GA and the germination of embryos in vivo and in culture
--Connie White and Carol Rivin

The phytohormone abscisic acid (ABA) has been shown to be an important regulator of maize embryo maturation. Excised immature embryos are inhibited from germination and synthesize a complement of embryo proteins in response to culture with ABA. Certain viviparous mutants appear to undergo precocious germination as a result of diminished ABA levels. Because of the strong antagonism between ABA and gibberellic acid (GA) documented in other monocot systems, and because of the known role for GA in the germination of other cereals, we examined the effects of GA and GA biosynthesis inhibitors on germination processes of both wildtype and viviparous embryos in culture and in vivo.

We assayed germinability of embryos excised at stages 2, 3, and 4. Stage 2 and 3 wildtype embryos germinate readily in culture, while stage 4 embryos are quiescent. We asked whether disruption of GA synthesis would alter germination. Germination of stage 2 embryos was relatively unaffected by the inhibitors ancymidol and paclobutrazol, while germination of stage 3 embryos was suppressed in the presence of these inhibitors. Inhibitor-mediated suppression was alleviated by the addition of exogenous GA3. Stage 4 embryos cultured with exogenous GA3 germinated readily. Our simplest interpretation of these results is that the presence of GA is required for in vitro germination and that stage-specific variation in germinability and/or sensitivity to GA and GA inhibitors reflects variation in endogenous ABA and GA levels or synthetic capacity.

In addition to affecting germination, these growth regulators also influenced the levels of anthocyanin synthesized in wildtype embryos. Anthocyanin synthesis was enhanced by either ancymidol or paclobutrazol and antagonized by exogenous GA3. We found that the formation of anthocyanins in cultured embryos required the presence of an R allele conditioning embryo pigmentation in vivo.

We tested the effects of altered GA metabolism in two viviparous mutants both in vitro and in vivo. vp1 (ABA insensitive) and vp5 (ABA deficient) embryos were excised at various stages and cultured in the presence and absence of GA inhibitors. Germinability of either genotype was relatively unaffected by any treatment. We disrupted GA synthesis in vivo by biochemical and genetic means. In the first protocol, one side of vp1 ears were treated with either of two commercial preparations of inhibitors, "A-rest" (ancymidol plus surfactant--Dow Elanco) or "Bonzi" (paclobutrazol plus surfactant--ICI UniRoyal) at either 10 or 100 micromolar concentrations at 5 day intervals starting with 6 days after pollination and ending at 26 days after pollination. Other ears were treated with 10 or 100 micromolar GA3 alone or in combination with 100 micromolar paclobutrazol. The treated ears were examined 50 days after pollination. Compared to the untreated half and to control ears, none of the treatments induced a notable difference in degree or extent of vivipary. Wildtype ears in the same genetic background (W22) were treated in a like manner and similarly showed no altered effects either in kernel maturation or germinability after drying. Our genetic protocol involved planting the F2 generation of a cross between vp1 plants and dwarf1 (d1) plants. Dwarf plants were both selfed and outcrossed to standard vp1 stock to test for expression and presence of the vp1 allele. Self-pollinated ears of d1/d1, vp1/+ plants segregated for vivipary in the expected 3:1 ratio. The extent of vivipary was not dramatically different between selfed ears and ears pollinated by a standard vp1 stock. Shoot growth was slightly diminished on ears whose mother plant was d1/d1. Similar experiments are currently being undertaken on vp5 mutants.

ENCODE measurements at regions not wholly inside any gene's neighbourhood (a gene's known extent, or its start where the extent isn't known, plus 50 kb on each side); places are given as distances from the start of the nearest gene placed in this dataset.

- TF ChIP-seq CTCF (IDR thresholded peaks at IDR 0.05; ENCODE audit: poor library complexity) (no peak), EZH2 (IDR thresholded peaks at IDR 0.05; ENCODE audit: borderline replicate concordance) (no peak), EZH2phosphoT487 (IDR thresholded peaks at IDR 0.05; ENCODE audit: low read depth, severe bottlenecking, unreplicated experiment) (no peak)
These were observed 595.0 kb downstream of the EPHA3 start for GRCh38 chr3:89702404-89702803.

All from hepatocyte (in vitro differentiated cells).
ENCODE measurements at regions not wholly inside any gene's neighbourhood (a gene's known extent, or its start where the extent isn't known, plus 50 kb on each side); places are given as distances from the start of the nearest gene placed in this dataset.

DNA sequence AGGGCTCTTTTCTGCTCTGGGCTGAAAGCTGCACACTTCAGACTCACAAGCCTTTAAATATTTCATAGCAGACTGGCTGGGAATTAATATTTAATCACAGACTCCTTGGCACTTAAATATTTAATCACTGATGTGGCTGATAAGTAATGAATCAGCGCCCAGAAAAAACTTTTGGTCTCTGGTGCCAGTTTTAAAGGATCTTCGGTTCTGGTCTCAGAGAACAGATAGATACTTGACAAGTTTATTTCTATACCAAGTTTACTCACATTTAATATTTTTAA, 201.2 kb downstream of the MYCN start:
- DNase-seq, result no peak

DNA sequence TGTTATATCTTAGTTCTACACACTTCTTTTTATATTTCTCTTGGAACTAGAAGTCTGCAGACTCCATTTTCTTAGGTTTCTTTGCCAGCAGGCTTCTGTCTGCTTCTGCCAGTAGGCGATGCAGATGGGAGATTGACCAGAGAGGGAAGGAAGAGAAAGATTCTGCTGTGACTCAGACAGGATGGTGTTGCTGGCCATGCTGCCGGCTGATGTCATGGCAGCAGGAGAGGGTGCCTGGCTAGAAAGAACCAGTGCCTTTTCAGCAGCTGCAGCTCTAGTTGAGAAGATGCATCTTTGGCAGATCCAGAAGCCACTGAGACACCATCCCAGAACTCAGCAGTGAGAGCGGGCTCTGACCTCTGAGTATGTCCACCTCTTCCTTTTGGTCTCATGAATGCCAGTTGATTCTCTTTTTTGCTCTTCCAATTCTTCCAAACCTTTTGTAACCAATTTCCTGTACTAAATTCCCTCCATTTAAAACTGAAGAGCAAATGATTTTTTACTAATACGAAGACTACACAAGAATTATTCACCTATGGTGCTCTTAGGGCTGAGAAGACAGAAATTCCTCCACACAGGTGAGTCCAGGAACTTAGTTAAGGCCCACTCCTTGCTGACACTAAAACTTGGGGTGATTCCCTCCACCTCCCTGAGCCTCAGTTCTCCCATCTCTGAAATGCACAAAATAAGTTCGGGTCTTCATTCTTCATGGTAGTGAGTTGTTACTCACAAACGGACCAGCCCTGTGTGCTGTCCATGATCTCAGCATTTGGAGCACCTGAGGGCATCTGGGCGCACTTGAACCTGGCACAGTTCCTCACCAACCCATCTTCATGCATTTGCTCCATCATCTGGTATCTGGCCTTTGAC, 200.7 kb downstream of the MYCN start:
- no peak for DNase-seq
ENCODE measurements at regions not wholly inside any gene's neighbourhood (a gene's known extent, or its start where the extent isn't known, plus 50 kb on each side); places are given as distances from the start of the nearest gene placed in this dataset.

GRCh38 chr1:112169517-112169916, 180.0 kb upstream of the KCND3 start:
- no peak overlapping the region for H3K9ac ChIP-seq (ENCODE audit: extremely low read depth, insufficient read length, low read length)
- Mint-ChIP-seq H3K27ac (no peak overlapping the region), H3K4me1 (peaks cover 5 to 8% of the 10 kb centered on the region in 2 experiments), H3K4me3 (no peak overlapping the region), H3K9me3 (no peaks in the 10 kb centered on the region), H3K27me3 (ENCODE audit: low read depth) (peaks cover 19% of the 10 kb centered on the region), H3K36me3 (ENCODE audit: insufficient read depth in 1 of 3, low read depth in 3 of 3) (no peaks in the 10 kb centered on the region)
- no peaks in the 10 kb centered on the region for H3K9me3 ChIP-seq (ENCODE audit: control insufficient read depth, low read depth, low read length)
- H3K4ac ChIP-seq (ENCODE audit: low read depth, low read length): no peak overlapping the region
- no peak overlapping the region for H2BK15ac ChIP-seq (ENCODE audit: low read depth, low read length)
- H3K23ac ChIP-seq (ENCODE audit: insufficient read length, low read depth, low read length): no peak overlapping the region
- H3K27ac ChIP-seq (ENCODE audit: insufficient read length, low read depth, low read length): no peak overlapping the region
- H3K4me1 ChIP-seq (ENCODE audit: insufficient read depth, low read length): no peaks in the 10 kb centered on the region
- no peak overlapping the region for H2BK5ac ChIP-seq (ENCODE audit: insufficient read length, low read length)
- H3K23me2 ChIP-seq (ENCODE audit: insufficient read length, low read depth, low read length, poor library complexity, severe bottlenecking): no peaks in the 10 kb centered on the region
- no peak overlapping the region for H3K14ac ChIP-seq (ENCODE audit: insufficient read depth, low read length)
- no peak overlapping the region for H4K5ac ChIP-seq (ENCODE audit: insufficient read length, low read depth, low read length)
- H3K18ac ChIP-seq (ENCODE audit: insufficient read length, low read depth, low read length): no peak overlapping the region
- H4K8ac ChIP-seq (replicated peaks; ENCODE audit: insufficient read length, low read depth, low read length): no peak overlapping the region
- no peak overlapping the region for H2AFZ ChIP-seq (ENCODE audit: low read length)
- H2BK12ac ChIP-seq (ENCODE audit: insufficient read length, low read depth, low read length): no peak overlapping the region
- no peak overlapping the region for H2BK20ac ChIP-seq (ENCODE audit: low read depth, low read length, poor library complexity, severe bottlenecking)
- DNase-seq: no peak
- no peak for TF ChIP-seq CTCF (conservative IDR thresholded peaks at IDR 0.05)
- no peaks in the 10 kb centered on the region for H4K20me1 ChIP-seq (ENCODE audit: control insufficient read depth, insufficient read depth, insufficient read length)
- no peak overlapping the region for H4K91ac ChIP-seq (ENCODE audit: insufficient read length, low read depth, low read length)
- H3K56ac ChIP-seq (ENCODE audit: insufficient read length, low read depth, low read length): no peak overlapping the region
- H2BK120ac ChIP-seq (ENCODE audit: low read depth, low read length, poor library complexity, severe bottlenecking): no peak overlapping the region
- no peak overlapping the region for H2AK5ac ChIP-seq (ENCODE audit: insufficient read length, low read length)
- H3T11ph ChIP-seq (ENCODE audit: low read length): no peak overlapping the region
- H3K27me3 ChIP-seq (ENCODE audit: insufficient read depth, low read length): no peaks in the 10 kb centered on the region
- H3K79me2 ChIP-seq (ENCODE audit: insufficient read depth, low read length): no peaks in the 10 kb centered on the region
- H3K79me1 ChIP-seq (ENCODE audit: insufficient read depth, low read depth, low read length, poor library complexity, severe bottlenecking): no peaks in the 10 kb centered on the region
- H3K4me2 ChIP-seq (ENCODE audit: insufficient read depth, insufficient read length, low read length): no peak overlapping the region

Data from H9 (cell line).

Our results indicate that while de novo GA synthesis is required for germination of immature wildtype embryos, germination of cultured vp1 or vp5 embryos does not depend on the synthesis of this hormone. In addition, expression of vivipary by vp1 embryos seems unaffected by diminished GA levels in vivo. These differences in sensitivity may indicate that germination of cultured wildtype embryos proceeds along an entirely different pathway than that which occurs with viviparous embryos or alternatively, that our crude methods are obscuring some delicate and perhaps transient GA-mediated regulation of vivipary. Since germination may involve a balance of ABA and GA, experiments to assay the effects of lowered GA levels on vp5 embryos in vivo should enable us to distinguish between these two possibilities. 


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